EMO 2017 Inspiring ideas for lightweight construction

Author / Editor: Nikolaus Fecht / Rosemarie Stahl

Lightweight construction is often difficult. When even researcher teams have problems to predict the behaviour of a certain material, it is even harder for manufacturers. MAP Werkzeugmaschinen has now teamed up with Fraunhofer IPT for examining how a component made of carbon-fibre-reinforced plastic behaves during machining.

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Replacing steel: using CFRPs reduces the mass of the Z-axis by 60 per cent.
Replacing steel: using CFRPs reduces the mass of the Z-axis by 60 per cent.
(Source: MAP Werkzeugmaschinen)

Ultra-high-strength materials are highly popular not only in aircraft and automobile manufacturing, but also in the mechanical engineering sector, because they are often comparatively light and at the same time very sturdy. A research team at Fraunhofer Institute for Production Technology (IPT) now focuses on this material.

Machine tools not infrequently come up against their physical limits when processing these ultra-high-strength materials. This can be remedied by using structural parts for machinery that are made of lightweight fibre-reinforced materials. This entails mastering some serious obstacles, as evidenced by an as-yet-uncompleted research project at the Fraunhofer IPT in Aachen, which will also be on show at the EMO Hannover.

The researchers in Aachen usually adopt a holistic approach to optimising designs. In other words: they consider the machine’s design as a coherent whole, thus also including the development of important drive elements in the machine tool. They have currently joined forces with a machine tool manufacturer from Magdeburg to examine how an innovative machine component for vertical movements (Z-axis) made of carbon-fibre-reinforced plastic (CFRP) behaves in a machine tool and how the Z-slide can be optimised.


“We began development work on the CFRP slide in 2013,” relates Christoph Tischmann, Branch Manager of MAP Werkzeugmaschinen GmbH from Magdeburg. “We already possess plenty of experience with linear and rotary axes, for machining aluminium, for instance. But for high-strength materials like the titanium alloy Inconel they do not possess the requisite drive power.” So MAP decided to develop a machine tool with very powerful drives: for example, 55- and 72-kilowatt spindles (torque 210 and 273 Newtonmetres respectively in S1 or S6 mode) are now used, which are significantly heavier and larger. “So as not to have to compromise on the dynamics, we were looking for a way to compensate for the greater weight,” explains Christoph Tischmann. “That’s why we opted for the CFRP variant.” By way of comparison: the machine tool used to operate in the Z-axis with spindles rated at 28 to 36 kilowatts.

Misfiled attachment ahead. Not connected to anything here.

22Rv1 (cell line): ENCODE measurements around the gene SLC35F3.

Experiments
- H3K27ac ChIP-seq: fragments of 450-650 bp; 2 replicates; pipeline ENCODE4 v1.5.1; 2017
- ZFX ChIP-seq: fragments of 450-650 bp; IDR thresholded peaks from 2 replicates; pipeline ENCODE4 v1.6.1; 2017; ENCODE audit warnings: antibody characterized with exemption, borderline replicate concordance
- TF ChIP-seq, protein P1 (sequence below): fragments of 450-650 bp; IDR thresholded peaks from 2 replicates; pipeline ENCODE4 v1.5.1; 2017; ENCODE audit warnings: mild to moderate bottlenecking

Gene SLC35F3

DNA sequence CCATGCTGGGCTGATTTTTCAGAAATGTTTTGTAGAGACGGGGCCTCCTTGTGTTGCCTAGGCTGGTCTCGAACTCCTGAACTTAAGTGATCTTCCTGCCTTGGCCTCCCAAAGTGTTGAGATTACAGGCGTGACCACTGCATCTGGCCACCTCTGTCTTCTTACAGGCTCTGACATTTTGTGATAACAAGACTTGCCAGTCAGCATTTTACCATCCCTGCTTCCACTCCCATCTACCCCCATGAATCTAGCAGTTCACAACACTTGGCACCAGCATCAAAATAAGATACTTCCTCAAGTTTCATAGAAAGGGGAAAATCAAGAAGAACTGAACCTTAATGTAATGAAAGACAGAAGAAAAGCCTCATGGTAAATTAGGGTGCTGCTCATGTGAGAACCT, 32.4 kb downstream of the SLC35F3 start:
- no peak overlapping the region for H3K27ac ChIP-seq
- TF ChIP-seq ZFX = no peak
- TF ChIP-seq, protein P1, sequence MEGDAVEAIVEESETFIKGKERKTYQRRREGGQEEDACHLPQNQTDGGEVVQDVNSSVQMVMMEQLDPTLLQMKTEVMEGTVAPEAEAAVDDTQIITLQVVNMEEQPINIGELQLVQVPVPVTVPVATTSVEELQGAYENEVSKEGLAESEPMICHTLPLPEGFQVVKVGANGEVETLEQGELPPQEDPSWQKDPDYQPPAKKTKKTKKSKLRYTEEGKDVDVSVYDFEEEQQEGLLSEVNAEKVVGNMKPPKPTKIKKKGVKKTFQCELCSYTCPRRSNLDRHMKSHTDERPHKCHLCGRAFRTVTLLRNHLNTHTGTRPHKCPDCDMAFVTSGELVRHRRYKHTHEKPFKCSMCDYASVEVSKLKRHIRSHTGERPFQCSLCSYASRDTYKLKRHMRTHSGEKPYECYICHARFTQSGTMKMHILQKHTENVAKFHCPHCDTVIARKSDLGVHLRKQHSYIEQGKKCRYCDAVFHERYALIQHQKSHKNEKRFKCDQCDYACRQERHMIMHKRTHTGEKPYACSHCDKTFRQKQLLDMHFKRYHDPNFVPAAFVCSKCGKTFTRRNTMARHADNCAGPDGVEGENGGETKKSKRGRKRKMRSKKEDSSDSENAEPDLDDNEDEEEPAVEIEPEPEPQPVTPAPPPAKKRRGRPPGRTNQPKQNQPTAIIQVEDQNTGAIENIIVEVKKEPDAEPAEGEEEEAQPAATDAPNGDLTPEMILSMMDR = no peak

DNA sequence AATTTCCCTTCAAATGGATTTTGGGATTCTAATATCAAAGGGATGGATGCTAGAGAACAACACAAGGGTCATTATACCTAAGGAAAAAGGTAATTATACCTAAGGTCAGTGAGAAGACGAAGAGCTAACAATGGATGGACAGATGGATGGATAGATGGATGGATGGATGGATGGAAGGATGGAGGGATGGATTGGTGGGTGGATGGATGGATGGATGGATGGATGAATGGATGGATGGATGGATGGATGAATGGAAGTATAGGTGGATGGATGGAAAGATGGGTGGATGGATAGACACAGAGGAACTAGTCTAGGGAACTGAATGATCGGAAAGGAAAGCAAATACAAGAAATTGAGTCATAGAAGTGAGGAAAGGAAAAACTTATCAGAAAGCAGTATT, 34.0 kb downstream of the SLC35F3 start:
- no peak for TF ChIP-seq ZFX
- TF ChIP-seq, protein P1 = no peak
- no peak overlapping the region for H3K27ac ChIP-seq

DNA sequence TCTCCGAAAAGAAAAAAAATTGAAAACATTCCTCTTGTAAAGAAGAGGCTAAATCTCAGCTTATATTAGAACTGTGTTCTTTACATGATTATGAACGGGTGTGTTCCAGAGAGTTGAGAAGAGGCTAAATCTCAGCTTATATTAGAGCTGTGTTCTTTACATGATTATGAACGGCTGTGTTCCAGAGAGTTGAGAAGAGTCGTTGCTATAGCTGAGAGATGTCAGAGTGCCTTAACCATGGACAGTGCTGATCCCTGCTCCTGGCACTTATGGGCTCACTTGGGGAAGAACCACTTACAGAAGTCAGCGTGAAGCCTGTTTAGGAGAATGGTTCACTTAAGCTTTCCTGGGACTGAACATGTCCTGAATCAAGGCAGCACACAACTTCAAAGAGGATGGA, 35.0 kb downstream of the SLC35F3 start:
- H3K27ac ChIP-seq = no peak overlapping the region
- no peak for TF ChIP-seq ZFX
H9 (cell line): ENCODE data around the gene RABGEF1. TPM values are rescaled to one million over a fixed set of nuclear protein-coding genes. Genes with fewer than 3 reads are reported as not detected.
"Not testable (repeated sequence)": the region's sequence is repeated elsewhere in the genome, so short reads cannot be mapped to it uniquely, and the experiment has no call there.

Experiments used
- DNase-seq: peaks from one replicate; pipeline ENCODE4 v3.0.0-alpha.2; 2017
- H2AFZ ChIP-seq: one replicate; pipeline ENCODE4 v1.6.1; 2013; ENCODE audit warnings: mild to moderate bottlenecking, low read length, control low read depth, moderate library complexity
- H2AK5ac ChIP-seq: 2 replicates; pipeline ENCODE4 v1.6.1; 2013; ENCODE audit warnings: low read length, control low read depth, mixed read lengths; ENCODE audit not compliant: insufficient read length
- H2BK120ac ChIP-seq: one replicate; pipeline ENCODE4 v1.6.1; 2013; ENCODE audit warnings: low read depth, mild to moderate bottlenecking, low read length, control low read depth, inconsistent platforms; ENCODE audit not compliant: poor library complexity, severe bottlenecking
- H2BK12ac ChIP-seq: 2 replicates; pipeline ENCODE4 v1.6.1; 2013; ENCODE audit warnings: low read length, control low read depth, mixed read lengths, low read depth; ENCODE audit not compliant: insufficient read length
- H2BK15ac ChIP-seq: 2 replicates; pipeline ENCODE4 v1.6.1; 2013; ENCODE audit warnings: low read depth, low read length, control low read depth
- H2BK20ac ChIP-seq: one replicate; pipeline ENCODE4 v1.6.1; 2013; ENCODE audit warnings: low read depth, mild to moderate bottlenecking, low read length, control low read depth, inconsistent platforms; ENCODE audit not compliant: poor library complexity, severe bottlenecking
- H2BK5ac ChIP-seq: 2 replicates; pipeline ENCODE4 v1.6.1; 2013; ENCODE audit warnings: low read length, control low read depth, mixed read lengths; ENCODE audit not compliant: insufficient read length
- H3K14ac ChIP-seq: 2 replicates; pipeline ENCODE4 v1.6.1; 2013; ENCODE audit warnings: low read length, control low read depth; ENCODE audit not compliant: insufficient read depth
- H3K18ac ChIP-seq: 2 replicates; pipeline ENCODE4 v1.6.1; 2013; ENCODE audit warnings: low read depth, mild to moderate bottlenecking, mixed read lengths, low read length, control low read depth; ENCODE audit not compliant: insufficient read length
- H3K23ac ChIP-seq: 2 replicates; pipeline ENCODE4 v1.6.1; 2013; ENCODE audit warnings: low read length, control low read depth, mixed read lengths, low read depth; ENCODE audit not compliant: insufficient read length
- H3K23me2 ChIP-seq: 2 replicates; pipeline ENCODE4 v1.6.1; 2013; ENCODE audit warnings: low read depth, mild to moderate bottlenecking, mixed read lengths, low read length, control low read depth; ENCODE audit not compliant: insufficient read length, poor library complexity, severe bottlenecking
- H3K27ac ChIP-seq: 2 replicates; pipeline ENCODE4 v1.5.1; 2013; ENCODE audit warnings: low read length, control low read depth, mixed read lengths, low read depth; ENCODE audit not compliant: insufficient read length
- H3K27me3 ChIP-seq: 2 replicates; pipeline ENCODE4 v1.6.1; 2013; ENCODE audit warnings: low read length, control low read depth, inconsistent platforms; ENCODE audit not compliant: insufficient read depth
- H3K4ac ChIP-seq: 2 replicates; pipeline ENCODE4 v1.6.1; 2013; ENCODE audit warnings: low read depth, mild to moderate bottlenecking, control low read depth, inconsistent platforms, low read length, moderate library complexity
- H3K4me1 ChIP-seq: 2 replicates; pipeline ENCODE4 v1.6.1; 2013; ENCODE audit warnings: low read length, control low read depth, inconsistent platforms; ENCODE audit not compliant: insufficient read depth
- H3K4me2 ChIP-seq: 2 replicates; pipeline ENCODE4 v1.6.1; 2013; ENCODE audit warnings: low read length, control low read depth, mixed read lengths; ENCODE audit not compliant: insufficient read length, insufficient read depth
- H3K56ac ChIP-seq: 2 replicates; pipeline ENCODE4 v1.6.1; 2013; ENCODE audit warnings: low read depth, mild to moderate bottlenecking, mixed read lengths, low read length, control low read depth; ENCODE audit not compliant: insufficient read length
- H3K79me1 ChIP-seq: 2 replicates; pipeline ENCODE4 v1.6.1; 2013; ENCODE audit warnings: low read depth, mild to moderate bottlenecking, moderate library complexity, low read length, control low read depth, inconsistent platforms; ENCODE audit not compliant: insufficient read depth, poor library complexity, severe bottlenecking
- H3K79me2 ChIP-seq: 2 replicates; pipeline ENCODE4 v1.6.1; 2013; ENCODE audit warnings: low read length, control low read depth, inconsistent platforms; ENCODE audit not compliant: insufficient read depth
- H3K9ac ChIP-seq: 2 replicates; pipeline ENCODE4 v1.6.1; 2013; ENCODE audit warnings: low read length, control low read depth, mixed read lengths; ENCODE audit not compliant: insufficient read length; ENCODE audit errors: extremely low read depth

Additional Information
Fraunhofer Institute for Production Technology

The Fraunhofer IPT develops system solutions for production. We focus on the topics of process technology, production machines, production quality and metrology as well as technology management. Our clients and cooperation partners represent all fields of industry: from aerospace technology to the automotive industry and its suppliers as well as tool and die making companies and the precision mechanics, optics and machine tool industries in particular.

Operating budget in 2016: around 27.9 million euros; employees: 450


So what’s involved here is roughly doubling the drive power. At the same time, using CFRP reduces the mass by around 60 per cent compared to an axle made of steel. “However, we’re not aiming for any particular weight, we’re targeting an optimum ratio between weight and mechanical strength,” explains Filippos Tzanetos from the scientific staff of the Fraunhofer IPT.

The question arises here of how the change-over from a steel guide slide to a CFRP design with a drive weighing around twice as much will affect the design as a whole. The Fraunhofer IPT has for this purpose analysed the thermal and dynamic reactions of the entire machine on the Z-guide slides. “The machine was subjected to an exhaustive scrutiny,” reports Christoph Tischmann. “We used these measurements to develop several solutional approaches, in order to improve the design.”

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